Loss of mitochondrial respiration alters mechanical properties of the cartilage

A group of researchers headed by Professor Dr. Bent Brachvogel, Head of Experimental Neonatology at the Faculty of Medicine and University Hospital Cologne, have identified regulatory mechanisms of tissue organization that was earlier unknown.


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Along with other scientists from Brachvogel’s group, the first author of the current research and licensed pharmacist Kristina Bubb analyzed alterations in the so-called extracellular matrix (ECM).

The researchers identified a connection between the mitochondrial respiratory chain (a series of reactions in cells) and the balance of the ECM. The research “Mitochondrial respiratory chain function promotes extracellular matrix integrity in cartilage” was published in the Journal of Biological Chemistry.

The leading cause of chronic pain and loss of mobility globally is musculoskeletal diseases. Chronic pain and loss of mobility substantially restrict people’s quality of life. Most times, early childhood disorders or age-related changes in the extracellular matrix results in dysfunctions and long-term chronic diseases of the musculoskeletal system. An alteration in the ECM can, for instance, cause osteoporosis and arthrosis.

ECM, is a tissue present in-between cells in the intercellular space, mostly in the connective tissue. It is developed by the cells, embeds them, and creates the stabilizing framework of the tissue. As there is only a little knowledge on the connections between disturbances in the ECM and musculoskeletal diseases, specific treatment options are not available at present.

The scientists found that the mitochondrial respiratory chain in cartilage tissue performs a major role in preserving ECM balance (homeostasis). The respiratory chain is part of the energy metabolism of cells—a series of biochemical reactions occurring in the mitochondria, the “power houses of the cells”—responsible for energy generation in organisms.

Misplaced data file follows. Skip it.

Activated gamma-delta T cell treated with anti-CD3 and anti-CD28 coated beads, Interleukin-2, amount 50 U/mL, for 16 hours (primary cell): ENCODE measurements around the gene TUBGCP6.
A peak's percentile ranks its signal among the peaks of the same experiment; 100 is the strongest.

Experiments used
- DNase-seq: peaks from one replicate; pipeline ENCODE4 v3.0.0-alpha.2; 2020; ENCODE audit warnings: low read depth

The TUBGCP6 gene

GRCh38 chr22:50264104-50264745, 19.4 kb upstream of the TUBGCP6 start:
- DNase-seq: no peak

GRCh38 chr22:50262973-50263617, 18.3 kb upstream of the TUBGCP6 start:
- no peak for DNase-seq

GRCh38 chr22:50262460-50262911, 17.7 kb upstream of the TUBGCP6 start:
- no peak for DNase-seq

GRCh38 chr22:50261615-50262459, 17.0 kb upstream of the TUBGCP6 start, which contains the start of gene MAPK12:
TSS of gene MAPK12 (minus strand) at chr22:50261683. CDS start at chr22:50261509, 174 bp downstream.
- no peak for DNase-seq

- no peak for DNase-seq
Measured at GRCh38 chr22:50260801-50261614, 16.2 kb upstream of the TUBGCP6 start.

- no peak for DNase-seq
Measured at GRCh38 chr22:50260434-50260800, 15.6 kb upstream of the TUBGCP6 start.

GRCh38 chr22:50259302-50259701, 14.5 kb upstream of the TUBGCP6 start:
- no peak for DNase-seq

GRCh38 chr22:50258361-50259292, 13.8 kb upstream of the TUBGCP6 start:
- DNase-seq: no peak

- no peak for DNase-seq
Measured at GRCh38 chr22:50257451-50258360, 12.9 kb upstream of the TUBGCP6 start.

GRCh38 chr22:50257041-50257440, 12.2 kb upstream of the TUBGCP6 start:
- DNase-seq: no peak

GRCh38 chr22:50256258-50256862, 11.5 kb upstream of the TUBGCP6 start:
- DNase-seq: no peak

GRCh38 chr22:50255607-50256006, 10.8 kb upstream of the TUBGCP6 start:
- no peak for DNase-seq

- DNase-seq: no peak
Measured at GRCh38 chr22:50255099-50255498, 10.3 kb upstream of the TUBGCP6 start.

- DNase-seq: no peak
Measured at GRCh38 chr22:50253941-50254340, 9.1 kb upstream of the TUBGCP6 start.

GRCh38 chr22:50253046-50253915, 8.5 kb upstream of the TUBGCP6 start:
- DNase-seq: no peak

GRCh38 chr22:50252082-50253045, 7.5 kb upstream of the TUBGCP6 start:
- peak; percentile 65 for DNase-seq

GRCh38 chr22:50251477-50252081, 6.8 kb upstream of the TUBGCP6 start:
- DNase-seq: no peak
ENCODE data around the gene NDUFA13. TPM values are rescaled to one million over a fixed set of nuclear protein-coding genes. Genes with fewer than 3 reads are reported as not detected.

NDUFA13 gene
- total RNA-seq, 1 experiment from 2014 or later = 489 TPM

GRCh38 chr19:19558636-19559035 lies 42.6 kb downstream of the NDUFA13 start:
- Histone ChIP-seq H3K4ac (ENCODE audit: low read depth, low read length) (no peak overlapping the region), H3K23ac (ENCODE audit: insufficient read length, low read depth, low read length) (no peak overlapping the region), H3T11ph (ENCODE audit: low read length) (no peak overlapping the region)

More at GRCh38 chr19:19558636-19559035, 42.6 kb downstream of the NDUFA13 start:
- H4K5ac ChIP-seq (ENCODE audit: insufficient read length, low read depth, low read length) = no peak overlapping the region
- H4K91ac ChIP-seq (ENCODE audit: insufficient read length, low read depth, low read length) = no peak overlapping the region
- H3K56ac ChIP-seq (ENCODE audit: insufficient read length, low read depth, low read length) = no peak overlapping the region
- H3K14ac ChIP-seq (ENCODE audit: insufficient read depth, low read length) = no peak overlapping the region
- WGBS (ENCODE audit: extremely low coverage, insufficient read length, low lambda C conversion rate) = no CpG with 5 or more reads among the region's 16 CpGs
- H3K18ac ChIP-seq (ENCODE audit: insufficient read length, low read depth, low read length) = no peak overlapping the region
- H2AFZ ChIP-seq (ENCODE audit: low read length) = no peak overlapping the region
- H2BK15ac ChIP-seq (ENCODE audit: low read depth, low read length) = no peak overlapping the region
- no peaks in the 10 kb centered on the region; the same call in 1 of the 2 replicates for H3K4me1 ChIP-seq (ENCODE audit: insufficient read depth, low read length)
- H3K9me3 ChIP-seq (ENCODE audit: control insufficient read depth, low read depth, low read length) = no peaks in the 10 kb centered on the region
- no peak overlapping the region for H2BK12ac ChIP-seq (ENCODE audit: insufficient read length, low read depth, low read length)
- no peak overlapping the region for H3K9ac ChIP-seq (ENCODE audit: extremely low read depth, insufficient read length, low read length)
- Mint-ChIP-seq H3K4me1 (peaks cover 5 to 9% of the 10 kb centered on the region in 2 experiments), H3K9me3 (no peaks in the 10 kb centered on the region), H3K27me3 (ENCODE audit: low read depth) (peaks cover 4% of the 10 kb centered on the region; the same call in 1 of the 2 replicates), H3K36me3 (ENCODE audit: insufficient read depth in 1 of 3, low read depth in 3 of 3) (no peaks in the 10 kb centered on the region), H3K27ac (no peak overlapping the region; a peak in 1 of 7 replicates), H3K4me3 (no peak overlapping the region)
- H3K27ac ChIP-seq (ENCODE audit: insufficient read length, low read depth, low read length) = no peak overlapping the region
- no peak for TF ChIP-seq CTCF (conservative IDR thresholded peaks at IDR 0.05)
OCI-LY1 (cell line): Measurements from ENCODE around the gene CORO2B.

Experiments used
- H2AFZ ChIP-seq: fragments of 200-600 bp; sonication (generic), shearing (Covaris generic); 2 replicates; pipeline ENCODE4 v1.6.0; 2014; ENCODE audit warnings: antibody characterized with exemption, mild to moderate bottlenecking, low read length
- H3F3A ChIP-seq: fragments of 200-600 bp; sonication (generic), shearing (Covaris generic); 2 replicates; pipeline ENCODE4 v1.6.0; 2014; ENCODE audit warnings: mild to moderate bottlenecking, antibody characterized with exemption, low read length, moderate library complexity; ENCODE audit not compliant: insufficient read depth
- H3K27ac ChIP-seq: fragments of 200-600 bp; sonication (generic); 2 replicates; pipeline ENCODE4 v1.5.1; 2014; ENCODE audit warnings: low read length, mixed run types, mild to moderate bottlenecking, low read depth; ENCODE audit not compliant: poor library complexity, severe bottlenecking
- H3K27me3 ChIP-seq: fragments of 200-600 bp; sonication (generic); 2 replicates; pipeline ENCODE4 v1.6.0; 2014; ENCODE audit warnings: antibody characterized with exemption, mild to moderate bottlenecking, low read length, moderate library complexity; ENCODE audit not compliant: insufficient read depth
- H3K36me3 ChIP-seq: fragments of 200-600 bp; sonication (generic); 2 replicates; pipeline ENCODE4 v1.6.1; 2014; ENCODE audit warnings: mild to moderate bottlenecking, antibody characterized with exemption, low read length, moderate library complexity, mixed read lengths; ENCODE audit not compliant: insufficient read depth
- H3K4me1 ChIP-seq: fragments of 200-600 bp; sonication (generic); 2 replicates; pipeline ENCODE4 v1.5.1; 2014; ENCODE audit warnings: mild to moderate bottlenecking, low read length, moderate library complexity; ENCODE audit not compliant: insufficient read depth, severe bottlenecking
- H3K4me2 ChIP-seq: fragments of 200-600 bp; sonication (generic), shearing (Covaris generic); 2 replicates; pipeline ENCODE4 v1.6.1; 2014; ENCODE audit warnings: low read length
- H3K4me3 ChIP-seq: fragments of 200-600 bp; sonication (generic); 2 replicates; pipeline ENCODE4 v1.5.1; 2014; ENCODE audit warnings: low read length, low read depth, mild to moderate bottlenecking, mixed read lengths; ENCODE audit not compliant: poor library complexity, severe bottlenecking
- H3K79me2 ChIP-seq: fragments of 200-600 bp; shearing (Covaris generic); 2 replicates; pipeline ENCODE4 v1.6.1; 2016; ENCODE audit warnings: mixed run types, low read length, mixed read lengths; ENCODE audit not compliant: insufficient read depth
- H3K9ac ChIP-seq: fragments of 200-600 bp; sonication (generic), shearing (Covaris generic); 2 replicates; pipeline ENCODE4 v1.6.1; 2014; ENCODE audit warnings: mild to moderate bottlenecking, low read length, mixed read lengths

This impacts the integrity and mechanical stability of the ECM in cartilage, and presumably in numerous other tissues.

The scientists illustrated that dysfunction of the mitochondrial respiratory chain in cartilage is linked to a postnatal delay in skeletal growth employing a model organism. To further analyze the molecular relationships, the researchers employed advanced measurement and sequencing techniques.

They employed a combined approach of high-resolution scRNA sequencing, electron microscopy, and mass spectrometry, to analyze cartilage-specific inactivation of respiratory chain function. The scientists found that loss of mitochondrial respiration results in tissue disorganization and expansion, along with stiffening of the cartilage matrix.

This is due to weakened metabolic signaling, which secondarily modified the composition and mechanical properties of the cartilage.

The scientists state that these results are a vital milestone for an enhanced understanding of musculoskeletal diseases. They can bring forth the formation of novel diagnostic and therapeutic approaches in the medium and long term.  Professor Brachvogel is also the spokesperson of the research team FOR2722 “New molecular factors of musculoskeletal extracellular matrix homeostasis” funded by the German Research Foundation (DFG).

The energy metabolism of the cell is very important for the production of the extracellular matrix, but the interactions between these components have not been sufficiently understood so far. We have demonstrated for the first time the importance of the mitochondrial respiratory chain as an essential energy supplier for extracellular matrix homeostasis in cartilage.”

Dr Bent Brachvogel, Professor and Head, Experimental Neonatology, Faculty of Medicine and University Hospital Cologne, University of Cologne

Our research has identified the mitochondrial respiratory chain as a new therapeutic target for treating a defective extracellular matrix in degenerative cartilage disease,” remarks Kristina Bubb.

The precise molecular connections between cellular energy metabolism, EZM homeostasis, and the formation of musculoskeletal diseases can be explained based on the research results. The observations can be incorporated into the formation of novel treatment strategies for degenerative diseases of the musculoskeletal system in the future.

Journal reference:

Bubb, K., et al. (2021) Mitochondrial respiratory chain function promotes extracellular matrix integrity in cartilage. Journal of Biological Chemistry. doi.org/10.1016/j.jbc.2021.101224.


The opinions expressed here are the views of the writer and do not necessarily reflect the views and opinions of AZoLifeSciences.
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